With the help of Kid President and the creative group Soul Pancake, Cole Elementary School in Tennessee surprised Flexer with a memorable and emotional retirement party featuring former students of all ages, dating back to the first class she taught in the 1973-74 school year. A video of the event shows an overwhelmed Flexer being moved to tears as she hears former students who are now adults tell her how much she affected their lives.

"I'm one of the luckiest people in this world," Flexer told TODAY.com. "I remember I opened the door to the classroom thinking no one was in there, and it was wall-to-wall people and banners and everything. It was the coolest thing that could've ever happened in my life. How many times do we really realize the lives we've touched, the manner in which we've touched them, and that these are memories that stay with them for life?"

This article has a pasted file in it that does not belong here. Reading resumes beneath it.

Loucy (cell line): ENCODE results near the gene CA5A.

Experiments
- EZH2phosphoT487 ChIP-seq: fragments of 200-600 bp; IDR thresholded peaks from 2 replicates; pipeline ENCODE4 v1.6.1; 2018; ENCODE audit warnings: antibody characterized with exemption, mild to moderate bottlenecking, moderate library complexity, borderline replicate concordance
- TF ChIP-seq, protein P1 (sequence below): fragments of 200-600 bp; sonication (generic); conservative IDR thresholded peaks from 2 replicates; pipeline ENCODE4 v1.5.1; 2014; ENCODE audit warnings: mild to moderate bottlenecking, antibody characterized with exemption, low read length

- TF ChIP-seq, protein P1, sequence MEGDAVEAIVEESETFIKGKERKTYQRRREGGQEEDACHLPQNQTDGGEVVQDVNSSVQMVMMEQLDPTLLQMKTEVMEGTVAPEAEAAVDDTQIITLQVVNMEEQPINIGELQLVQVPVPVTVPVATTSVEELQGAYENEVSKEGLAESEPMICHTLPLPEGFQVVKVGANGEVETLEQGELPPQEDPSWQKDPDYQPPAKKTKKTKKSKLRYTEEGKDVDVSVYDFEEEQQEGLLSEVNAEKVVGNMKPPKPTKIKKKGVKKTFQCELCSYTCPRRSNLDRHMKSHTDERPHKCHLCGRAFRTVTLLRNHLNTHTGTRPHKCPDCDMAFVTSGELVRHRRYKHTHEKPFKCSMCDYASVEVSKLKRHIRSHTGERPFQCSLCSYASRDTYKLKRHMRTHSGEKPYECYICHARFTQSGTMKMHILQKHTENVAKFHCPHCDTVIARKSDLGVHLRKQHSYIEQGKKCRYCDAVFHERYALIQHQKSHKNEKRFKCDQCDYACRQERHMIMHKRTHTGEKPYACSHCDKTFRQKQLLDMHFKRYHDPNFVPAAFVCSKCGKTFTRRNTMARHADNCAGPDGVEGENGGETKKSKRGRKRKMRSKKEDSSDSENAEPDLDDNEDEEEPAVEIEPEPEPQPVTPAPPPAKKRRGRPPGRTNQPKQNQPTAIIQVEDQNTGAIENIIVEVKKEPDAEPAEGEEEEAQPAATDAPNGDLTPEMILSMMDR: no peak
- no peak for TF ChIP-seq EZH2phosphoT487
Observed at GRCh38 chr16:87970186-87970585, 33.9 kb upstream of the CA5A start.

Worse Than I Thought

That first week back to work clearly took more out of me than I'd thought.

After work several of us went to a nearby watering hole for "7th period", and then I came home.  I could barely stay awake as I read the most recent issue of The Economist, and by 9 the eyes wouldn't stay open.

I guess I have a rough life :-)

Thursday, August 14, 2014

Who Gets The Role

Two years ago this was me, your intrepid blogger, in front of part of what's left of a 1700-year-old statue of the Roman emperor Constantine I (the Great).

Look at his eyes and tell me what actor should get the role when his bio pic is made!

First Day With Students

It went rather smoothly, truth be told.

I spent hours trying to utilize some of the features of our student information system, but in the end those hours were wasted.  I went back to my old web page, which I updated in a matter of minutes instead of wasted hours.  The bad news is that our district is switching vendors and we won't be able to use those web sites any longer after next May--I hope they just migrate them to the new system instead of making us transfer all our links, documents, etc.